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Review 2, 11-25: "Dressed For Floating"
Dorvillier and Corps at Play
By Susan Yung
Copyright 2002 Susan Yung
NEW YORK -- Just as
each society has its own self-evident rules governing civilized
behavior which other societies may find incomprehensible, DD Dorvillier/human
future dance corps's new work, "Dressed for Floating," sets up a
hermetic microcosm in which certain curious rules apply. So if you
crave an orderly world in which everything can be neatly categorized,
such theatrical experimentations may leave you frustrated. For others,
Dorvillier (who choreographed, directed and wrote the show) has
created an intriguing intellectual and kinetic playground. As seen
Friday at Danspace Project at St. Mark's Church, the audience, seated
in a single row along the four mylar-striped edges of the "stage,"
inasmuch as became part of the performance.
The costumes (by Katrin
Schnabl) played an integral part in upending semaphores -- sleeves
became hats or straps to tie about the torso, a quilt became a strapless
dress. At the start, the dancers (Ermira Goro, Sam Kim, Heather
Kravas, and Judith Sanchez Ruiz, all collaborators in the creative
process) huddled beneath a patchwork of wool flannel. Like some
sort of alien life form which sucks energy from its environs and
ages in a rapid fast-forward, the women emerged from the quilt and,
tucked in balls, vibrated rhythmically until they were charged up
enough to stand. Each sported an overskirt of patched wool and a
jacket, head plugged into a sleeve -- nonsense, but with clear intent
-- thus undermining any subsequent interpretation of function or
meaning. They tottered like gyroscopes across the stage, lifting
their jacket hoods just enough to peek out, at once aware and unaware.
Two mikes sat about
a foot above the floor. Sanchez Ruiz contorted herself to speak
into one, while Kim convulsed in front of the other, sending sonic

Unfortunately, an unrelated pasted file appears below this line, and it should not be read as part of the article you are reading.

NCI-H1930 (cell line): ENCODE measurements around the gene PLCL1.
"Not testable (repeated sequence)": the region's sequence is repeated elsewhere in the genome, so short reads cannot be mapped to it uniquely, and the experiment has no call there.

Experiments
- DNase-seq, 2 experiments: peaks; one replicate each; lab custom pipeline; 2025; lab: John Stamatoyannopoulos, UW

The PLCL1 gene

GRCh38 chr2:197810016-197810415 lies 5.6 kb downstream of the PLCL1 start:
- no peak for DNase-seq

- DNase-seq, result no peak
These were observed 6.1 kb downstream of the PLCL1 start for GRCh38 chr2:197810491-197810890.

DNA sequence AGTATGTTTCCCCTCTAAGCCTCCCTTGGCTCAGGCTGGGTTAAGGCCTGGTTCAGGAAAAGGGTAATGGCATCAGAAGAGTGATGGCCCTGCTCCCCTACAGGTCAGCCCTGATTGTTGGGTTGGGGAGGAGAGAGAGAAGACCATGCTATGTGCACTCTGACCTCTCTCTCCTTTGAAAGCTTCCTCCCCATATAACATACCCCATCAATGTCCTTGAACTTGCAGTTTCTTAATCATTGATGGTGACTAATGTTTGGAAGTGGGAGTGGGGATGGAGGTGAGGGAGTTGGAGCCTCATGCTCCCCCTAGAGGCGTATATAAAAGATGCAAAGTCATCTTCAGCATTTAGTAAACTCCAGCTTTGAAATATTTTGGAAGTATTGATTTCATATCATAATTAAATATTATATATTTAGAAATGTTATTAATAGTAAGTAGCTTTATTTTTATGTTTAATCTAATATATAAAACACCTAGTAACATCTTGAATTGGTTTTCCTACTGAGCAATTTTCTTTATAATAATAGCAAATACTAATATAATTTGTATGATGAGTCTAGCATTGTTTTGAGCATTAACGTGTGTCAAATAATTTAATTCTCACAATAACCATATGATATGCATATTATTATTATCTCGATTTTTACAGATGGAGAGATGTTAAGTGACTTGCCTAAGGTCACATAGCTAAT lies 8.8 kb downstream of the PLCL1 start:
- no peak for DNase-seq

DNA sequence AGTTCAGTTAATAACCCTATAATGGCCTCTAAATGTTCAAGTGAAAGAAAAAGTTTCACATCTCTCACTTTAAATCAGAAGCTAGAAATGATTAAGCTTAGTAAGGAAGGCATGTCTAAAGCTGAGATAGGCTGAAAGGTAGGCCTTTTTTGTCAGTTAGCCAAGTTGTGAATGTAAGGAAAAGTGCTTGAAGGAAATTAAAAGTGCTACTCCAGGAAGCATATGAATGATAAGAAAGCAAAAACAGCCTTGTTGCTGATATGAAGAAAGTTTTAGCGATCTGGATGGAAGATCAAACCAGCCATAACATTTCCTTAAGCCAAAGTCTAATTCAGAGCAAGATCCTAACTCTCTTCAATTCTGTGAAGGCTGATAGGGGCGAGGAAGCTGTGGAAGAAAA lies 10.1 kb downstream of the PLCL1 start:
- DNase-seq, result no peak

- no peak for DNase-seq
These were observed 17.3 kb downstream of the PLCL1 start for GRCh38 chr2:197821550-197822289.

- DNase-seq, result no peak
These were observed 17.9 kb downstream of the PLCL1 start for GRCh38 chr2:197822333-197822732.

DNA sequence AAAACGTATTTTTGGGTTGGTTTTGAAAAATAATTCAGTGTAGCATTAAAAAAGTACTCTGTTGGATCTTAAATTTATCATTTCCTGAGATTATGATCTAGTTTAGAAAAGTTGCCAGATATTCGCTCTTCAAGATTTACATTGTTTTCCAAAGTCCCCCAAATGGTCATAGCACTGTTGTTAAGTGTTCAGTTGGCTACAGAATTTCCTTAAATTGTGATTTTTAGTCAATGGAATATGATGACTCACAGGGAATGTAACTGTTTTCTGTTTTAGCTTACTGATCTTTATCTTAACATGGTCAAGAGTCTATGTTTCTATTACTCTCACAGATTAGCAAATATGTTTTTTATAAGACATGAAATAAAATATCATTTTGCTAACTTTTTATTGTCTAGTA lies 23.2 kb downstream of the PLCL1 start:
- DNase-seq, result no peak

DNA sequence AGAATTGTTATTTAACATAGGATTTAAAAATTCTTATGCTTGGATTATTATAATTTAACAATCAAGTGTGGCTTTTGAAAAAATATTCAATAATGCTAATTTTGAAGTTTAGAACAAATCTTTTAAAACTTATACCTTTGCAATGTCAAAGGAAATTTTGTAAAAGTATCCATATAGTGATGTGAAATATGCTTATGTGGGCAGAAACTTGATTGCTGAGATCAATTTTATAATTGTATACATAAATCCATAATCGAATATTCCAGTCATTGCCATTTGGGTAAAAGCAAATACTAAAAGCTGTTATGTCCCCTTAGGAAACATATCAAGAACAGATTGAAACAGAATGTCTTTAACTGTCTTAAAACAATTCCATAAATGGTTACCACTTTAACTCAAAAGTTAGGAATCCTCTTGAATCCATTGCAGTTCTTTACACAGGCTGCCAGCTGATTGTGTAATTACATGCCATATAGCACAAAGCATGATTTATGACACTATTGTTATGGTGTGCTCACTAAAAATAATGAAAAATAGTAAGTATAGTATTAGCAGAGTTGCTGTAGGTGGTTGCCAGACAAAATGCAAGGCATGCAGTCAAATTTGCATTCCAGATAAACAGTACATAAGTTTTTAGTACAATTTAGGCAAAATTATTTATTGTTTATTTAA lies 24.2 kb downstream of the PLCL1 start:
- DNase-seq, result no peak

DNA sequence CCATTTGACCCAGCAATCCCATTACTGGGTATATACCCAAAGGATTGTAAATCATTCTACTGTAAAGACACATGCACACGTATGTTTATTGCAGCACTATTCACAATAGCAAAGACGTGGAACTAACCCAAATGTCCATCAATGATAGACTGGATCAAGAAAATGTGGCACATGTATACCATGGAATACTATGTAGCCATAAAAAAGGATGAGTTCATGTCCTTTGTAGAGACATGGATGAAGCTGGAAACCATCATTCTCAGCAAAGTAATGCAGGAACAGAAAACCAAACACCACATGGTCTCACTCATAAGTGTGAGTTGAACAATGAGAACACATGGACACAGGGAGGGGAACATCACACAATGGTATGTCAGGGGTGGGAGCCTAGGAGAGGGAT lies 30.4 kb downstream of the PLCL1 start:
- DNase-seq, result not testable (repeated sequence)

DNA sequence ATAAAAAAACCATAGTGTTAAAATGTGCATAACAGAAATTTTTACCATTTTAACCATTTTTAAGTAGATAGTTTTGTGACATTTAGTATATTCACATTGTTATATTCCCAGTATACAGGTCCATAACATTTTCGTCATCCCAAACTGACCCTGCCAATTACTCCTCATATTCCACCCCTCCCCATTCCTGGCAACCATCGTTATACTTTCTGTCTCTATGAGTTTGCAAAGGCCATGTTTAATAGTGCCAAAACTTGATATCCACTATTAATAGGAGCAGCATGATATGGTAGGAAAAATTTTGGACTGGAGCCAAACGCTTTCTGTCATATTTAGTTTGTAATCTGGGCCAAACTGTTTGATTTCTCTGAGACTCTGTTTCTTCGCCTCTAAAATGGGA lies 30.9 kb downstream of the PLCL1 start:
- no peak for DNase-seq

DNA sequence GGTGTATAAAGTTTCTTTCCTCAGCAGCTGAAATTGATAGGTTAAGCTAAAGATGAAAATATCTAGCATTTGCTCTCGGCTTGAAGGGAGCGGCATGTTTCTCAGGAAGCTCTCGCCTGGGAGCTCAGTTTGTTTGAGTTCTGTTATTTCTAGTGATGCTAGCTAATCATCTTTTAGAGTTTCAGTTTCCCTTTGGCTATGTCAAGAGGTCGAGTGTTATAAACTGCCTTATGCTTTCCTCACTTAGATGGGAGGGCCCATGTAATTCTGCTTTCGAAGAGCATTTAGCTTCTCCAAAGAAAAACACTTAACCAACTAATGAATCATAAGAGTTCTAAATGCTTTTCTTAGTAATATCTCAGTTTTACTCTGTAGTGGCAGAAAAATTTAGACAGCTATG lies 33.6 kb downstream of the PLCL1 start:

information through the soundscape; feedback squealed on occasion.
When the light (designed by Carol Mullins) formed a clear square,
the women doffed all but yellow dresses, and performed relaxed but
formal movements in rigid geometric patterns to rhythmic music.
The score, by David Kean, varied richly, from industrial hissings
and bonks to harpsichord, guitar, and piano sections.
Another section featured
two of the dancers tiptoeing quickly around the edge of the stage,
jabbering to one another comically. When the other pair did the
same, but around the perimeter of the church behind the audience's
backs, it seemed that they were moving to accompany the cadences
of the nonsensical sentences they were forming -- movement to the
rhythm of speech, and yet devoid of content. Two dancers lay on
their backs, their hands linked like ice skaters, their legs floating
up into the air. This initiated a segment of leg movements, in which
the women would sit, flop their legs into a butterfly, flap one
leg onto the other, and circle one leg around in an arch, for example.
They seemed to be chatting and relating to each other, not with
words, but with a silent dialogue of leg moves.
After an amusing segment
in which they led one another around by their ponytails, the dancers
changed into further deconstructed costumes -- jackets worn with
one shoulder bare, or simply tied about the body -- which by this
point almost seemed to make a certain amount of sense. Kravas, clutching
a paper cup, hair teased out, could have easily been either a homeless
person or a fashion victim at Starbucks. In fact, when the dancers
began to cross the stage in a neat diagonal with a step-pivot-touch
to a sweet guitar melody, the stage became a runway.
While all of the dancers
conveyed a sharp focus and purpose, aided by Peter Jacobs's dramaturgy,
Kravas radiated an intensity that bordered on urgent desperation.
She led a section in which the women looked like children imitating
ballet -- playful, relaxed, and yet fully dedicated to the task
at hand. The finale -- a slow motion, weightless space walk with
mouths frozen agape -- evoked the cold isolation of Kubrick's film,
"2001: A Space Odyssey," a fitting ending to a program which began
with the dancers springing to life from an inanimate state.
"Dressed for Floating"
is performed again Tuesday night at Danspace Project at St. Mark's
Church. For more information, please visit the Danspace Project
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